This site is solely dedicated to publish my writing, mostly on the topic of Islamic finance. Some of the articles were written as partial fulfillment for completing the Chartered Islamic Finance Professional (CIFP) certifications and for the Ph.D in Islamic Finance that I am currently undertake. Interested parties, including reporter/press or students, may reproduce or quote materials published provided that the credit has to be given to my blog (arzim.blogspot.com). Comments must be accompanied by names or pseudonyms. Anonymous postings and those containing profanities and obscenities will be rejected.

Saturday, February 27, 2010

The application of Wadiah and Qardh principles in Islamic deposit accounts and the Shariah implications for the use of each of the respective principles

Wadiah is defined as “setting up an agency contract for the purpose of protecting one’s wealth” by Maliki school of law. Other school of thoughts basically agrees to the main element of definitions, which is, the delegation to another party of the function of protecting one’s wealth. Wadiah is basically a benevolent act by the keeper and the nature of wadiah is amanah (a trust). The basic concept of wadiah yad al-amanah (safe custody based on trust) is that the trustee will only be responsible for damages to the assets or property entrusted in case of negligence and the trustee cannot mix the assets or property with his or other people’s properties.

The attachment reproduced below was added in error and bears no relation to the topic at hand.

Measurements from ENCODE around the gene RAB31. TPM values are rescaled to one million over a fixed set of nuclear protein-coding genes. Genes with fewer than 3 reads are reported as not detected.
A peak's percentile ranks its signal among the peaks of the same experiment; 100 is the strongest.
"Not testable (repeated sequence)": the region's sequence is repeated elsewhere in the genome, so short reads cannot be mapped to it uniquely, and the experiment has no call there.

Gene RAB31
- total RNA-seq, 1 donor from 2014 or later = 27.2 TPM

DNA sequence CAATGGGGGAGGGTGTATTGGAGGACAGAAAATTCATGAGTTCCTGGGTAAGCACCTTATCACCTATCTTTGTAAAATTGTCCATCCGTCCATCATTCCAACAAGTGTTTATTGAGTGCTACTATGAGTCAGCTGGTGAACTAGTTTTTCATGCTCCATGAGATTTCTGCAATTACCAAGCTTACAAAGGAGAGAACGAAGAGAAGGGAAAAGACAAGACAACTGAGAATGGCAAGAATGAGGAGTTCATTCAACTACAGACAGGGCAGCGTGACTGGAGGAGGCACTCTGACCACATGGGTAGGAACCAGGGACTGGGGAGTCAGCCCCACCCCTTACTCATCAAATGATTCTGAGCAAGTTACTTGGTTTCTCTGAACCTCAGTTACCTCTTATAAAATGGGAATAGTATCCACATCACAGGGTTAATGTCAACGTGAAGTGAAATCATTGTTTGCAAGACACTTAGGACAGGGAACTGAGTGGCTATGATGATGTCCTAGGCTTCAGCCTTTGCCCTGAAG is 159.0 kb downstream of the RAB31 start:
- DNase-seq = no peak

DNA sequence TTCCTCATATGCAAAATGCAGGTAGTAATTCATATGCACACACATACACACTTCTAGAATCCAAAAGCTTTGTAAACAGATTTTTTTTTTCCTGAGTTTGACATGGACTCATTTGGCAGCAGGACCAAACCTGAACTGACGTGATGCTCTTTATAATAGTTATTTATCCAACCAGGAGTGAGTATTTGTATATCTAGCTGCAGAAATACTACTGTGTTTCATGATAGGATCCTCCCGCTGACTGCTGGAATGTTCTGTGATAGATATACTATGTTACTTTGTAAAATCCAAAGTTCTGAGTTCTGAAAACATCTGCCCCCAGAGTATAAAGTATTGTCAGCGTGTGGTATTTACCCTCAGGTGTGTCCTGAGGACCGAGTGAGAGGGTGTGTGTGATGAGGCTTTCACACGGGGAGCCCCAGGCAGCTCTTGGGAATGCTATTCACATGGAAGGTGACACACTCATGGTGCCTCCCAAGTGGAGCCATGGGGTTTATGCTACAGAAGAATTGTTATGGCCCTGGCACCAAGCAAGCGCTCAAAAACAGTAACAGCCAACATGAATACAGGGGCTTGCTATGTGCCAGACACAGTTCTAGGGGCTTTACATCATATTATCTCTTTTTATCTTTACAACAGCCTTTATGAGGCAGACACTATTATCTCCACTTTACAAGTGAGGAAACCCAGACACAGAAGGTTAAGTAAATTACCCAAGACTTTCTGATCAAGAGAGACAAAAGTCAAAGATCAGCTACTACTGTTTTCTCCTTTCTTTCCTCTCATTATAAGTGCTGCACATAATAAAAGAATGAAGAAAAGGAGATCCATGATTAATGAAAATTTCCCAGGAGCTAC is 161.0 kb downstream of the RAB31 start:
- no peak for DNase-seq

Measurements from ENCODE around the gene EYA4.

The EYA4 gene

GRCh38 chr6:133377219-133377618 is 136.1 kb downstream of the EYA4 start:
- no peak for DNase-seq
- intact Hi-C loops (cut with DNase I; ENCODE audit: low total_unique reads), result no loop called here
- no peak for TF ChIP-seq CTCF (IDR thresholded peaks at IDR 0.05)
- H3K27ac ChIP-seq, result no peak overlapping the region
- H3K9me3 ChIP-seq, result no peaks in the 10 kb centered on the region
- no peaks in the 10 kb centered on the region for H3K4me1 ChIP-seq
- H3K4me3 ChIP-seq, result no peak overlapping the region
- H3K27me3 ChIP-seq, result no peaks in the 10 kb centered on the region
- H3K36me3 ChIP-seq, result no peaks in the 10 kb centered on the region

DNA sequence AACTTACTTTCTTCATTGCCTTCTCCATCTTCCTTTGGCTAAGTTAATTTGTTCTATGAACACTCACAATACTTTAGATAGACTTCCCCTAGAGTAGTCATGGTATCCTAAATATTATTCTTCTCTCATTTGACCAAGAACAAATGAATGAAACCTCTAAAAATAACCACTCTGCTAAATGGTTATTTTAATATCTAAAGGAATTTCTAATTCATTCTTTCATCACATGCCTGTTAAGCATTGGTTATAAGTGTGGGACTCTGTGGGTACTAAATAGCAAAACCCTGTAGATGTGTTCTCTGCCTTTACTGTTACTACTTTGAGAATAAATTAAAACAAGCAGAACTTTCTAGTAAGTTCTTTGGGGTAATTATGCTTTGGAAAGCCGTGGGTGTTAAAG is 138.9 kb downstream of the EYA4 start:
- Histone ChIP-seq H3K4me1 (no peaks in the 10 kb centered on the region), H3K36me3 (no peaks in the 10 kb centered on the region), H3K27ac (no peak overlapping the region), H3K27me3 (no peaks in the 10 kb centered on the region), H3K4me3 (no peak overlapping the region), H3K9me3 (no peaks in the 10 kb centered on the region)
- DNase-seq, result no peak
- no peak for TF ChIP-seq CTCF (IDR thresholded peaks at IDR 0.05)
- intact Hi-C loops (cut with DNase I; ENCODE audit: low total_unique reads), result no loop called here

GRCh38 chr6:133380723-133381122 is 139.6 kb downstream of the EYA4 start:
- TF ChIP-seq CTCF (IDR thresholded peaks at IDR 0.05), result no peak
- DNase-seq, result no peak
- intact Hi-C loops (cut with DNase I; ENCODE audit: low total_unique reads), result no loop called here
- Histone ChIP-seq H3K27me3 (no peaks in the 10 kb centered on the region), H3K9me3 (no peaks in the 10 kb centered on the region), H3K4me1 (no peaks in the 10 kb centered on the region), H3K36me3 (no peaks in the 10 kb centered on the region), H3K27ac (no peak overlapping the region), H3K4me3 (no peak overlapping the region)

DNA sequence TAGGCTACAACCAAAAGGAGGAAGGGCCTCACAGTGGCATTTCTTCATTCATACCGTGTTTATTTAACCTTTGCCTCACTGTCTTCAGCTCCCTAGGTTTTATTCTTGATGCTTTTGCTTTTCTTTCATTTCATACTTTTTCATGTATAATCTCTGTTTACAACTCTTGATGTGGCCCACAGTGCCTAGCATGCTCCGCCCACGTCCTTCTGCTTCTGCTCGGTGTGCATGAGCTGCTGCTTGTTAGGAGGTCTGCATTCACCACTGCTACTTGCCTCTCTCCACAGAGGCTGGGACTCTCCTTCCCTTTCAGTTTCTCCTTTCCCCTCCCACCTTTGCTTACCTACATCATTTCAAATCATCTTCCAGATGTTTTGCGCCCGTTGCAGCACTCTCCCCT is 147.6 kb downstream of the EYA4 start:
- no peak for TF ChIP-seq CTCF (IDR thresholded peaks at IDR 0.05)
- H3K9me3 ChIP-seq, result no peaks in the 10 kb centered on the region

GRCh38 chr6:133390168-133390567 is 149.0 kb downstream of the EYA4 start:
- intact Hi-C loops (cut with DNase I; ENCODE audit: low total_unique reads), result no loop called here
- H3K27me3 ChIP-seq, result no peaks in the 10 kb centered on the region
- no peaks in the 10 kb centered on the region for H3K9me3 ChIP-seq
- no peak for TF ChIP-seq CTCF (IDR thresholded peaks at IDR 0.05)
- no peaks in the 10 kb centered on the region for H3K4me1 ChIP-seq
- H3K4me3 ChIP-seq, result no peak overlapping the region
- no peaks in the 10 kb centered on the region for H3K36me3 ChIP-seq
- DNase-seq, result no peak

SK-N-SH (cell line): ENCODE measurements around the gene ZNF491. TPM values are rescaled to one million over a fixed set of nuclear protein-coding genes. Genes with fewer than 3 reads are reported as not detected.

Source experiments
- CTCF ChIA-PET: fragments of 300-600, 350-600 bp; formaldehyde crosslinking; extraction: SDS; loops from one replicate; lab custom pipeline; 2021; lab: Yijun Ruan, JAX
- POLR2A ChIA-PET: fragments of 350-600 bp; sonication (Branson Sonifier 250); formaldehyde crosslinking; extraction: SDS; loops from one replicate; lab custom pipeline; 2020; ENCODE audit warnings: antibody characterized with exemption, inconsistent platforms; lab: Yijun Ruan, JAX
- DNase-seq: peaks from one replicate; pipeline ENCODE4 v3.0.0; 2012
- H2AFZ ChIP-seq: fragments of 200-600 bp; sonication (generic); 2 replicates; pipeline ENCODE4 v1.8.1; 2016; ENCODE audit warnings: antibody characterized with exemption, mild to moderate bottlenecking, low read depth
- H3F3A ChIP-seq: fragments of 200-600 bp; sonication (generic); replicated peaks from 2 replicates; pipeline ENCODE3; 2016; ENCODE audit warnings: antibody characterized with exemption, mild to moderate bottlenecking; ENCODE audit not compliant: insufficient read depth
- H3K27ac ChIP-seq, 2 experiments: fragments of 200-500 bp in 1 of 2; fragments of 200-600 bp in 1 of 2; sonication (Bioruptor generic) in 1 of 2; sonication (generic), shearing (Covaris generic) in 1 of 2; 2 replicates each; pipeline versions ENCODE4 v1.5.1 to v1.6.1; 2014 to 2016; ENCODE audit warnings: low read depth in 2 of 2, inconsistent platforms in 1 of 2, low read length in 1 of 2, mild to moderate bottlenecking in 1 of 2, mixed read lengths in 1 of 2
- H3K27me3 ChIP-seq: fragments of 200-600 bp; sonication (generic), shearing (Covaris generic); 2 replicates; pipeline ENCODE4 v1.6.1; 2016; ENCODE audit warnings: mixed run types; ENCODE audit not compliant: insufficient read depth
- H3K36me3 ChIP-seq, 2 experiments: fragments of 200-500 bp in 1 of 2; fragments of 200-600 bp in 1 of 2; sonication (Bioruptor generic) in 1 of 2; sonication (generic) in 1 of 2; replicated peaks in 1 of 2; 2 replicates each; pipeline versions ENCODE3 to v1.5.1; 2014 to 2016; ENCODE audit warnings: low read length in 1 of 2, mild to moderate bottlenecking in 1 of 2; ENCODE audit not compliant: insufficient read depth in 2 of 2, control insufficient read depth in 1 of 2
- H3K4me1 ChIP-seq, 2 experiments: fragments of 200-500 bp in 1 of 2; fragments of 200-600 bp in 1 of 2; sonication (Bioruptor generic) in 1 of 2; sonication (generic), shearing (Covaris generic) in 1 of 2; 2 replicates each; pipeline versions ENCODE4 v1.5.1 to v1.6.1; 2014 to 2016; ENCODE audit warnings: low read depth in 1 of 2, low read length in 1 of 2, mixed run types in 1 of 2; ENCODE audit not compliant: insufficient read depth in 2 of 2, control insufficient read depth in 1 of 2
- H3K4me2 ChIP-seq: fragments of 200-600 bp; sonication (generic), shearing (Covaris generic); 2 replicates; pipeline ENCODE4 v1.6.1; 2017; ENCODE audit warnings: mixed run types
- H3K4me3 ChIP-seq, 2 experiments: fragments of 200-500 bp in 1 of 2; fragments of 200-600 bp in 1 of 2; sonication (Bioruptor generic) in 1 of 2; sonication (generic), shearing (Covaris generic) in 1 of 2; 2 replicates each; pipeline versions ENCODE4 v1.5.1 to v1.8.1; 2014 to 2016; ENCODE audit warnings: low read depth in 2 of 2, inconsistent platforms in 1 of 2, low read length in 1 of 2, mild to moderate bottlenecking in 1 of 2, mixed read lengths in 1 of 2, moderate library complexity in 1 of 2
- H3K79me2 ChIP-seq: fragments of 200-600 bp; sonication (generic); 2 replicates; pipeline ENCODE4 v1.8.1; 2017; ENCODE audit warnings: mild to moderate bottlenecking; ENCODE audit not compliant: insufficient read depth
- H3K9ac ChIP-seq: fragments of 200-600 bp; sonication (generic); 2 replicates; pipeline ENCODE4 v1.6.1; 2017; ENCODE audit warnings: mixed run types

From viewpoint of Islamic banking, the saving account facility is offered to account holders who seek safe custody of their funds and wish to save money whilst current account facility entitles the depositor to receive his funds on demand. There is not much different between current deposits and saving deposits. Both deposits shall not be entitled for a return and no restriction on deposit or withdrawal are imposed. As far as the practice, for example, Bank Islam Malaysia Berhad (BIMB,) will ask permission from clients for the use of money deposited for business purposes or investments. In this situation, the original position of the bank as the keeper of client’s money under concept of wadiah yad al-amanah has changed status to wadiah yad al-damanah (guaranteed safe-custody).

The wadiah yad al-damanah is a combination of wadiah with daman (guarantee contract) principle. Under this rule, the bank can use the funds or deposits as it wishes and be liable to refund back when demanded by clients. Any profit generated will be solely for the bank. However, the bank may grant hibah (gifts) to the clients if the bank wants to share it but it is not an obligation.

The general accepted principle among early jurists is that when the object of wadiah is money, the contract of wadiah would automatically be transformed into a contract of loan (qard). However, as far as the practice in Islamic banks is concerned, before the agreement for money depository is signed between client and the bank, the bank will informed whether the depository will either confined within principle of wadiah yad al-damanah or qard. If qard principle is followed, the client would be the lender and the bank would be the borrower (a creditor and debtor relationship). Still, there’ll be no return on the money deposited by client. The argument is that since the bank is in fact ‘borrowing’ money from depositor, it is only obliged to return the amount loaned, on the basis of Islamic law that “any loan which begets any advantage is riba (usury)”. As in this case dayn (debt) is created by the bank. Dayn is basically a contractual obligation of a person to pay a certain amount of money or its equivalent, and this liability resides until it is completely discharged.

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